(BIVN) – Kilauea volcano is not erupting. “Lava supply to the Halemaʻumaʻu lava lake has ceased and sulfur dioxide emissions have decreased to near pre-eruption background levels,” the USGS Hawaiian Volcano Observatory wrote, explaining how the summit eruption that began in December 2020 has paused.
In this week’s Volcano Watch article, Hawaiian Volcano Observatory Field Engineer Frank Younger described a new instrument that was used to measure the lava lake during the most recent eruption. Younger writes:
The night sky over Kīlauea summit lit up with the glow of lava Sunday, December 20th, 2020. Deep in the caldera, the gathered lake water was boiled by surging lava. A reddened plume escaped the crater, as lava took its place within Halemaʻumaʻu.
Eyewitnesses drawn to the crater rim were excited, reverent, and watchful. The eruption onset was observed near and far via technology. The USGS Hawaiian Volcano Observatory (HVO) was onsite and online, transmitting scientific information as the eruption response mounted.
Kīlauea’s volcanic activity requires the best available data in real time. HVO quickly deployed eruption response instruments to the field. New technology was implemented, leveraging the strength of HVO’s permanent volcano monitoring network.
HVO’s prototype Continuous Laser Rangefinder (CLR) gauge was hardened for continuous gauging and pressed into service as part of this effort on December 26th, 2020. The data stream was fully networked and operational on January 8th, 2021.
This newly-developed instrument monitors lava lake dynamics with unprecedented resolution. The CLR gauge autonomously measures lava lake elevation in real time, using the light-reflecting properties of the lava surface.
The CLR gauge is stationed on the western rim of Halemaʻumaʻu crater within a closed area of Hawaiʻi Volcanoes National Park, under a National Park Service permit. The instrument is aimed into the crater at an inclination of 32.57 degrees below the horizon. Current measurement range is about 733 m (2405 ft).
The CLR gauge transmits a laser pulse every second. The 1550 nanometer wavelength laser is invisible and eye safe. The laser beam broadens with distance, making a target footprint about 0.5 m (1.6 ft) diameter on the lava lake surface near the previously active vents on Halemaʻumaʻu’s northwest wall.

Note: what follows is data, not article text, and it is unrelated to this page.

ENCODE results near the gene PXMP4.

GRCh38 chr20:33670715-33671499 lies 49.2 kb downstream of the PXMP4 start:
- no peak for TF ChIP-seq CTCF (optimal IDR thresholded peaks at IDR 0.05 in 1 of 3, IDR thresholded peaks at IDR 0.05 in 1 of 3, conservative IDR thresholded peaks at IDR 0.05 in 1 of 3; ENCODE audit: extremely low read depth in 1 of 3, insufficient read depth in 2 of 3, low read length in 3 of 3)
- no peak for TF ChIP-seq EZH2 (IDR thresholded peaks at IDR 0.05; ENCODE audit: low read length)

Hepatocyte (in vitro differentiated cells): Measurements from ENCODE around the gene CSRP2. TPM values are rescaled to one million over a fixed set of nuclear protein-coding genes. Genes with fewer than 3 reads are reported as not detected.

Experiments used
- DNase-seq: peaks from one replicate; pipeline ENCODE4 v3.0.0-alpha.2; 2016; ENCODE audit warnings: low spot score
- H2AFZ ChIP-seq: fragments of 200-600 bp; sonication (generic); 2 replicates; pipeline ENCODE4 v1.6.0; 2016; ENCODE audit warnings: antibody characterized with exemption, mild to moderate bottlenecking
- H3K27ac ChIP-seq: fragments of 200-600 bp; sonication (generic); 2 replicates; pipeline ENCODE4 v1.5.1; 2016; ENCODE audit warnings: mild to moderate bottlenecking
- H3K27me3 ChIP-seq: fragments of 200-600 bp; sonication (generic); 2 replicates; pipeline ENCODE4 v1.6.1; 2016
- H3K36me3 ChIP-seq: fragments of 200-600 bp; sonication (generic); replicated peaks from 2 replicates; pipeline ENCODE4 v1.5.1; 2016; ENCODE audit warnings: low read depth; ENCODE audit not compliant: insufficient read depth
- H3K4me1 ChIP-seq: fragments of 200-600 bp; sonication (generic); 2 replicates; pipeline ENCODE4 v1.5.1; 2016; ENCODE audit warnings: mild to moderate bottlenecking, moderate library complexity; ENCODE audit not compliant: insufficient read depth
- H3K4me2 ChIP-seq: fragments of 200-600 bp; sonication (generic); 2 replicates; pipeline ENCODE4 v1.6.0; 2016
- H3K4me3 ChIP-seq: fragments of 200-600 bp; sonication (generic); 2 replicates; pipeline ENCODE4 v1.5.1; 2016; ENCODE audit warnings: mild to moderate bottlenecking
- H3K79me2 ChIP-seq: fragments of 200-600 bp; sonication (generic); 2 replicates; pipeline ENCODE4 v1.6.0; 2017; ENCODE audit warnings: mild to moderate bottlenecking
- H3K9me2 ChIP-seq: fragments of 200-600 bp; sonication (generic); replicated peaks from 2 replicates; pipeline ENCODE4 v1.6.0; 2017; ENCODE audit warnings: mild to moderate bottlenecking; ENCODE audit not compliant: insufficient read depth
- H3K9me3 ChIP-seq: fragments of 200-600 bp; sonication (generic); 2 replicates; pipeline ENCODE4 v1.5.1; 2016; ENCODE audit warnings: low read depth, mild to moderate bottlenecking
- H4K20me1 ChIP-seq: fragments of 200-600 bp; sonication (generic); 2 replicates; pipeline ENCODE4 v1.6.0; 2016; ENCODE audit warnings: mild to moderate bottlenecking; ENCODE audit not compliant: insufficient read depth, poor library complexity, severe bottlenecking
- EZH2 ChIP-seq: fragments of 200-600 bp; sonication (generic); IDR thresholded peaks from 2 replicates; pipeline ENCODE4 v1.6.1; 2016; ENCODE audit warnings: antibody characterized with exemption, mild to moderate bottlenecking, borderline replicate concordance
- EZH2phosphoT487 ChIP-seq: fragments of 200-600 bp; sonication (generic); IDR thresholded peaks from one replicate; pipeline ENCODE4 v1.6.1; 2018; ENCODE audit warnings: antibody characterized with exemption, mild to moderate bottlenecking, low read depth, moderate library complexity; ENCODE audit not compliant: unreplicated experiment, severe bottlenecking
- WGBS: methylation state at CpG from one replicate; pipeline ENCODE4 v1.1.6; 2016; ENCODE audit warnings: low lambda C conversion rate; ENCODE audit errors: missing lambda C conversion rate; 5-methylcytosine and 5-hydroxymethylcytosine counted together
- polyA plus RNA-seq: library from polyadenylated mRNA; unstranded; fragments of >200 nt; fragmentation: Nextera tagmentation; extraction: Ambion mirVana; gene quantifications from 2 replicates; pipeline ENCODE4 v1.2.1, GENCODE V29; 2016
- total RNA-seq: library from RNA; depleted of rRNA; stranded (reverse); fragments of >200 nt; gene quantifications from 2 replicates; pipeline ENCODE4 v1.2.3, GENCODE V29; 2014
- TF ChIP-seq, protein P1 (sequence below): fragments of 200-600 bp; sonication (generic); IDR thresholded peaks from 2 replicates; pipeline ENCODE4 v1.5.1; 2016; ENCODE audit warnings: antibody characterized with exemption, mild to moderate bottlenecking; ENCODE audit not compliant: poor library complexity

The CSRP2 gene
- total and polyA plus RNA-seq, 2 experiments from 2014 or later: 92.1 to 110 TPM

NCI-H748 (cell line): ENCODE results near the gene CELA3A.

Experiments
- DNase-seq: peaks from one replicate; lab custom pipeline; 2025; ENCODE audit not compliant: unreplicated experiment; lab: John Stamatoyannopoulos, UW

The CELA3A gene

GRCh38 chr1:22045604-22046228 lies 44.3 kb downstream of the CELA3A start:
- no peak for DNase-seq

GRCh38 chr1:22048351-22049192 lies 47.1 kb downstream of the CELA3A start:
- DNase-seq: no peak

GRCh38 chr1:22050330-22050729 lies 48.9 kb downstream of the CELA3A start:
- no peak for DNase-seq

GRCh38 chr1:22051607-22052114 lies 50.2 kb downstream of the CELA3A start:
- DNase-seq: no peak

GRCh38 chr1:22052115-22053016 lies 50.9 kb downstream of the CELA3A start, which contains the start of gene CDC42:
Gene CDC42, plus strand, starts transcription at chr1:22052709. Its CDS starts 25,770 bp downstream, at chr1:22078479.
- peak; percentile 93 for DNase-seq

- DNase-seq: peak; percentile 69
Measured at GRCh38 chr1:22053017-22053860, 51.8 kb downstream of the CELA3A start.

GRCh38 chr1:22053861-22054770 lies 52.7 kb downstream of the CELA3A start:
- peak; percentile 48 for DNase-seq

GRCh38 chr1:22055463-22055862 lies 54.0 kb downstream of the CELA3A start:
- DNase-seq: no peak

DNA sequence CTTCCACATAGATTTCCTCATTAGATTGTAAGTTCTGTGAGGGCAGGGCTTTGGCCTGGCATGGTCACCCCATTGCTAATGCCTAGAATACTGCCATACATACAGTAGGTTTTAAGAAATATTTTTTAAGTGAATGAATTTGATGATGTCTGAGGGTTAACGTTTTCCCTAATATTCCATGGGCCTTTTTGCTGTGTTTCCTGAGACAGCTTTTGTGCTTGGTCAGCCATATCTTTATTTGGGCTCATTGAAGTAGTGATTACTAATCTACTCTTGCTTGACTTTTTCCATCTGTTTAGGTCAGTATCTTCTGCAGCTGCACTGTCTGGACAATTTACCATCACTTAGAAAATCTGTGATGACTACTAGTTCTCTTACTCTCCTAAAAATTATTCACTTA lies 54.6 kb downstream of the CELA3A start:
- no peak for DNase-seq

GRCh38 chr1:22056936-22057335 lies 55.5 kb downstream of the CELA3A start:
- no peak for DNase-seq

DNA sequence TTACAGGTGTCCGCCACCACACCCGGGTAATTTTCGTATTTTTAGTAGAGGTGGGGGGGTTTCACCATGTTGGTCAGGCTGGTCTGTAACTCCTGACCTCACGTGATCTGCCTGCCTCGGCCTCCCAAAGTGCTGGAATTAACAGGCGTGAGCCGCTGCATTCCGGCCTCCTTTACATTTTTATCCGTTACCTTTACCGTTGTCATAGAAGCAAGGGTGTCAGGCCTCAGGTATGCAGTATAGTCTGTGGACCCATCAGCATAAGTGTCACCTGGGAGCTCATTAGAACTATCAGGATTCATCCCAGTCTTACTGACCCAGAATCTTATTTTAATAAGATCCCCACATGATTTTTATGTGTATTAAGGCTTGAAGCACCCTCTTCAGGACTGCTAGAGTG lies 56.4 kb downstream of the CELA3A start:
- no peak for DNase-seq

A receiver diode senses laser signals reflected from down range. A microprocessor calculates the distance to the lake surface within a centimeter (<½ inch) by measuring the time of flight of the laser pulse.
An onboard inclinometer measures the slant angle of the laser beam. The beam angle is used to calculate vertical elevation of the lake surface below the surveyed instrument elevation. The instrument is stabilized by a sturdy tripod installation, a feature that improves measurement precision.
Real time range measurements are telemetered via HVO’s digital radio network. Database acquisition scripting and custom web plots were designed by HVO to make the lava lake gauge data useful and available on an HVO public webpage for the eruption.
Foul weather and gas emissions can produce error returns, which are mostly filtered out by minimum distance thresholds. Three discrete signal returns are processed, making good measurements possible in challenging conditions such as heavy rain and vog.
Kīlauea is a harsh environment for instrumentation. Corrosive volcanic gas, abrasive tephra, heavy rainfall, lightening, and ballistic ejections are a threat to monitoring equipment. The CLR gauge optical components are protected by a custom enclosure. HVO designed twenty-three custom parts for the CLR gauge that were modeled with computer-aided design (CAD) software, 3D printed and machined in-house.
The CLR gauge is co-located with the KW optical camera and F1 thermal camera. The equipment is solar powered by HVO’s flyaway photovoltaic stations, which are rapidly deployed by helicopter. The laser instrument draws 4.5 watts power.
The CLR gauge complements other types of data routinely collected by HVO scientists in the field. Portable laser rangefinder measurements, photogrammetry modeling, and scanning Light Detection and Ranging (LiDAR) surveys are undertaken to study the lava lake at periodic intervals. These techniques provide broader spatial coverage than the CLR’s single point measurement, but are sporadic and have higher error.
Kīlauea’s latest eruption inspired this innovation, and it has provided five months of high-resolution data documenting Halemaumau’s lava lake growth.
CLR lava lake measurements were combined with digital elevation maps of the crater to estimate effusion rate in real time, a first for Kīlauea. The CLR was also instrumental in determining when the eruption paused. This resilient tool will certainly find wider applications in volcano monitoring in Hawaiʻi and elsewhere.